One of Dinitz’s tasks was to stimulate support from pivotal figures in Congress on very concrete and politically vexing matters. These included, for example, the landing of American pilots in American transport planes in an active combat zone. He also had to persuade Senators who had opposed production of some weapons and aircraft that they now urge the same ones should be sent to Israel. But Dinitz also had every reason to avoid such issues becoming matters of Congressional debate. What mischief Fulbright might have fomented as he mustered McGovern, Aiken, Mansfield, to name only those on the Foreign Relations Committee, to his side—to say nothing of the other “reliable” foes of Israel in the Senate, eager always to evoke the specter of “another Vietnam.” It is difficult to understand how Messrs. Luttwak and Laqueur can be so oblivious to the risks of an indiscriminate popular rally behind specific and technical needs. In any case, they do ignore the fact that by Tuesday there had already been introduced a “Sense of Congress” resolution supporting Israel in general terms and subsequently endorsed by seventy Senators and more than half of the House.
I am not . . . “soft” on Kissinger, though I believe he was rightly the critical focus of Israeli attention. And if, for whatever reason, he may have initially favored logistical nightmares like private charters and island-hopping to transport arms to Israel, this only means that he needed more attention and persuasion. Now it may well be true that he also wanted a low American profile in aid to Israel. But the Defense Department also demanded this. On Wednesday and Thursday, October 10 and 11, for example, El Al aircraft were picking up supplies in Norfolk, Virginia, but they had their distinctive markings painted over at the insistence of the Pentagon. Given such squeamishness at the Pentagon, the ambassador clearly had a rough job ahead of him with Secretary Schlesinger, who must already have been conscious of the oil pressure the Arabs would apply on American bases generally and of the not-so-small American supply commitment to Indochina. But it was difficult for Dinitz even to see the Defense Secretary. His Wednesday appointment was postponed to Thursday, and this one was in turn postponed to Friday. I know of one long-time Senatorial friend of both Israel and the defense establishment who tried unsuccessfully to bring Schlesinger out of hiding while Israel was in peril. When Schlesinger and the ambassador finally met on Friday, Dinitz was told that the American government could send three transports every two days—and that when six planes had left, the arrangement would be reviewed. Messrs. Luttwak and Laqueur apparently do not credit this alto-together inadequate Pentagon maneuver, although on the night it was executed staff members of the Senate Armed Services Committee were already aware of it and were working with some committee members to have its provisions dramatically increased.
The article demonstrates no recognition of the hazardous environment in which Dinitz operated and in which he produced for Israel more equipment than the United States had ever before authorized to be sent anywhere else at one time. An unpredictable, preoccupied, and besieged President sat in the White House; an Arab oil boycott of tremendous consequence was already in the offing; the country was in an isolationist mood, or at least a retrenching one; Congressional support for Israel remained quite broad, but also seemed thin on matters of substance; America’s European allies, including the client Greek dictatorship, were not being cooperative on the matter of transport; even the Portuguese were showing signs of truculence; detente, to an administration desperate that it be sustained, seemed to be imperiled; vast expenditures of funds were expected from a contracting economy; and it was difficult to overcome the “certainty” of an inevitable Israeli victory, even in the face of the most frightful evidence that a defeat was quite possible. All of these obstacles were transcended by the efforts made at the major and only successful propaganda command post of the October war, the Israeli embassy in Washington. The Jewish community was mobilized to provide unprecedented financial support to the UJA and maintain the momentum of carefully orchestrated and pointed political pressure in Washington. The American labor movement, the academy, even most of the churches, were organized into some sort of corporate activity for Israel. And sufficient arms were made available so that the soldiers of Israel could repel the aggressors back to where they started and beyond. For his role in this achievement, Dinitz should be honored and not submitted to the sniping of writers who have not bothered to check even the most self-evident sources. And those who are concerned for Israel’s security should also ponder the implications of having an ambassador with whom the Secretary of State—any Secretary of State—cannot work in harmony.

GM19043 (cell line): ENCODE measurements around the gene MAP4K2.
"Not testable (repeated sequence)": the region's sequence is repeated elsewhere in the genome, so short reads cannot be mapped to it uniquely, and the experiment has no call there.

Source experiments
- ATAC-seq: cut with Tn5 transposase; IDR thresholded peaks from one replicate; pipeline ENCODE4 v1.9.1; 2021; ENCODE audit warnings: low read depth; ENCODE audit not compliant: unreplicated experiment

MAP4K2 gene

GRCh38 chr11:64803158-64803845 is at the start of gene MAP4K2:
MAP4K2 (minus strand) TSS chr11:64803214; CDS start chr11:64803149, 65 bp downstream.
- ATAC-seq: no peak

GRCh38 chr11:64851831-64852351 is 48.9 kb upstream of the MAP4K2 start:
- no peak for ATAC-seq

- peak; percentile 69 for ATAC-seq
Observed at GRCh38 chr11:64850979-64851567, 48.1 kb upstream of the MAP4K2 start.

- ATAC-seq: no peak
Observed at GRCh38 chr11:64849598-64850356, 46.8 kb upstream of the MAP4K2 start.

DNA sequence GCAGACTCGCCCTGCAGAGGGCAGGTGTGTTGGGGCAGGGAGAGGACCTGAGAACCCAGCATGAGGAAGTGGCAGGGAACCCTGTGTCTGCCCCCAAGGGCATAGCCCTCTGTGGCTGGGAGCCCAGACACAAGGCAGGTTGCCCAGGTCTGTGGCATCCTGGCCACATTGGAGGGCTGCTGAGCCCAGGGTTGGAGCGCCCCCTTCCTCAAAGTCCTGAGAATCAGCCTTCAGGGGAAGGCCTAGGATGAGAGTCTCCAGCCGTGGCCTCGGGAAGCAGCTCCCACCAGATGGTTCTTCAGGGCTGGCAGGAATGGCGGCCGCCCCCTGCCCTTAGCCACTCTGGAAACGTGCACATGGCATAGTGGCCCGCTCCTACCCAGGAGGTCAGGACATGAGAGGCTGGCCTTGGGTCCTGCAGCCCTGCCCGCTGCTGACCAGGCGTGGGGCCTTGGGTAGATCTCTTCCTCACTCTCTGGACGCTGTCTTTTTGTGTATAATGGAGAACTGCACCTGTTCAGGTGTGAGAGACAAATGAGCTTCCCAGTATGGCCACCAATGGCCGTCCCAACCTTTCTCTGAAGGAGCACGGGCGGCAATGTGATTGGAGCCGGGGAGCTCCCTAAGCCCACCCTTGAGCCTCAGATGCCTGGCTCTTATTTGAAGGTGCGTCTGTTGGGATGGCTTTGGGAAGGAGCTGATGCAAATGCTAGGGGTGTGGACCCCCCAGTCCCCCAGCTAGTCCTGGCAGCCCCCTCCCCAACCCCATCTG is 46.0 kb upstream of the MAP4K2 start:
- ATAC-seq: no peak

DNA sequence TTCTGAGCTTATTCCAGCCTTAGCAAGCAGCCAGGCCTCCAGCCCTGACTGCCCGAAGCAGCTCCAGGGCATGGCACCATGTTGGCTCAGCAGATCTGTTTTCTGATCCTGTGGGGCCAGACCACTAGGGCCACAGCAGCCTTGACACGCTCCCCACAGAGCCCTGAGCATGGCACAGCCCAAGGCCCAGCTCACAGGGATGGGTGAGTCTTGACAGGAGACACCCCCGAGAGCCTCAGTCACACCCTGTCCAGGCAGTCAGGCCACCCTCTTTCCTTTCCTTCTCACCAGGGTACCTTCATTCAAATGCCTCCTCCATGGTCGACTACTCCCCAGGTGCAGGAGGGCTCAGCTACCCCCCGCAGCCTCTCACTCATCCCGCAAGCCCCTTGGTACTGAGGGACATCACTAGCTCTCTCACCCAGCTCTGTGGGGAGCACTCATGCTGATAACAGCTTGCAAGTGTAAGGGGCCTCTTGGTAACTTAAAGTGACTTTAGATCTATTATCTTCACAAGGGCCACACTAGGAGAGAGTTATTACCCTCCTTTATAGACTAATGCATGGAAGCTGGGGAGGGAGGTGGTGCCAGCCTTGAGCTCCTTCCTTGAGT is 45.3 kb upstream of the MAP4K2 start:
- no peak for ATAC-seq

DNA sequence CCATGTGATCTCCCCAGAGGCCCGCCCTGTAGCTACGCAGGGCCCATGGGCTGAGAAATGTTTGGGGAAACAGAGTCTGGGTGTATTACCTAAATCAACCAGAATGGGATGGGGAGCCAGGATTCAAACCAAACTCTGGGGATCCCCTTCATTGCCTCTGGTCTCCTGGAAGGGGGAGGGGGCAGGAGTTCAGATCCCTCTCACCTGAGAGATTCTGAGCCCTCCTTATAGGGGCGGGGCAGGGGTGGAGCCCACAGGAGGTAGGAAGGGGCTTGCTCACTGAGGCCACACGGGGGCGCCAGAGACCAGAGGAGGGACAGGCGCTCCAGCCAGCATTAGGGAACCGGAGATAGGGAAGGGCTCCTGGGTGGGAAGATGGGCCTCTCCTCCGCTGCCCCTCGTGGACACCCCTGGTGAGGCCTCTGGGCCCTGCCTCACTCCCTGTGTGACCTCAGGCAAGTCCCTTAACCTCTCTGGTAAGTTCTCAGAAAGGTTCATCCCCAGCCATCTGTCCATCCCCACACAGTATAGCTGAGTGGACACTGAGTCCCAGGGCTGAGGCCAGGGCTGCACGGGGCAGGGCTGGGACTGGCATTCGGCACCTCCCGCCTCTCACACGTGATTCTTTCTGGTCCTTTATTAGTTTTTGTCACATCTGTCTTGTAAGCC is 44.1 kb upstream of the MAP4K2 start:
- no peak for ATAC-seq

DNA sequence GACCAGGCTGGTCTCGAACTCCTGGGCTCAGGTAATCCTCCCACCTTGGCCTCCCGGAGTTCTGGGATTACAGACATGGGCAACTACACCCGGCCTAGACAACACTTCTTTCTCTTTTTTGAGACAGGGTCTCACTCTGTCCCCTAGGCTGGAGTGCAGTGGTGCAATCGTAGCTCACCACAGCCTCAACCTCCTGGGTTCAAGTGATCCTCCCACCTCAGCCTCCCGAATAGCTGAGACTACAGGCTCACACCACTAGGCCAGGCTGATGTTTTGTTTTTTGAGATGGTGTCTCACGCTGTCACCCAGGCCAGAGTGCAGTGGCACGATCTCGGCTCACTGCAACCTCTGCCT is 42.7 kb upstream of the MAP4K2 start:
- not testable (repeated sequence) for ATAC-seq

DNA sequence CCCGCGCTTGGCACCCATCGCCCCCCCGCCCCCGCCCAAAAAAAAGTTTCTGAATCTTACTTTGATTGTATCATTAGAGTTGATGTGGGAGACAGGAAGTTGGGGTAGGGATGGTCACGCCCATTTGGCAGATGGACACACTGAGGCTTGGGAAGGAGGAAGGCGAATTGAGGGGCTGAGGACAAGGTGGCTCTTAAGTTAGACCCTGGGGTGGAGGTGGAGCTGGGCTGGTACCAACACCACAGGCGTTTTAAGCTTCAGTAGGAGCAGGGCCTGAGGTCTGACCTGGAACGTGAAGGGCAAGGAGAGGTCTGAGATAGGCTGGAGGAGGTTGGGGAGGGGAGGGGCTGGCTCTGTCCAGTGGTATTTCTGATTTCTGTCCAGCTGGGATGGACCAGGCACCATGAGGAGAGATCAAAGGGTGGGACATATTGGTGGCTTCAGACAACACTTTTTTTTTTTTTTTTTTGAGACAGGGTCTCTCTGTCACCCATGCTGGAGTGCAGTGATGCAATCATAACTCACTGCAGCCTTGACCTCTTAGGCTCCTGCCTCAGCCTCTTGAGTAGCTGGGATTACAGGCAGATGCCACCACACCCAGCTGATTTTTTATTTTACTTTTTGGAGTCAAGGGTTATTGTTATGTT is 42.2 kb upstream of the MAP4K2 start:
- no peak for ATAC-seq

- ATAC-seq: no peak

The New Republic
Edward N. Luttwak and Walter Laqueur write:
It is always encouraging to see how deep and widespread is the concern of the American Jewish community for the security of Israel, and we share this fundamental concern with the correspondents. Our attempt to establish what happened in Washington last October is not, of course, the last word on the subject; even since we wrote new facts have emerged. To give but one example, the role played by President Nixon in the decision-making process turns out to have been even less important than we had assumed. In the years to come the main dramatis personae will no doubt have their say and relevant documents will also be published, and as a result a clearer picture will emerge. Meanwhile, students of history have certain advantages over politicians (or citizens with political ambitions): they have no axe to grind, no special interest to support, and they are uncommitted by political friendships or personal loyalties. In short, although they may not have frequent access to Secretaries of State, Senators, and ambassadors, they are better placed to take a detached look at the evidence precisely because they are not active participants in the political game.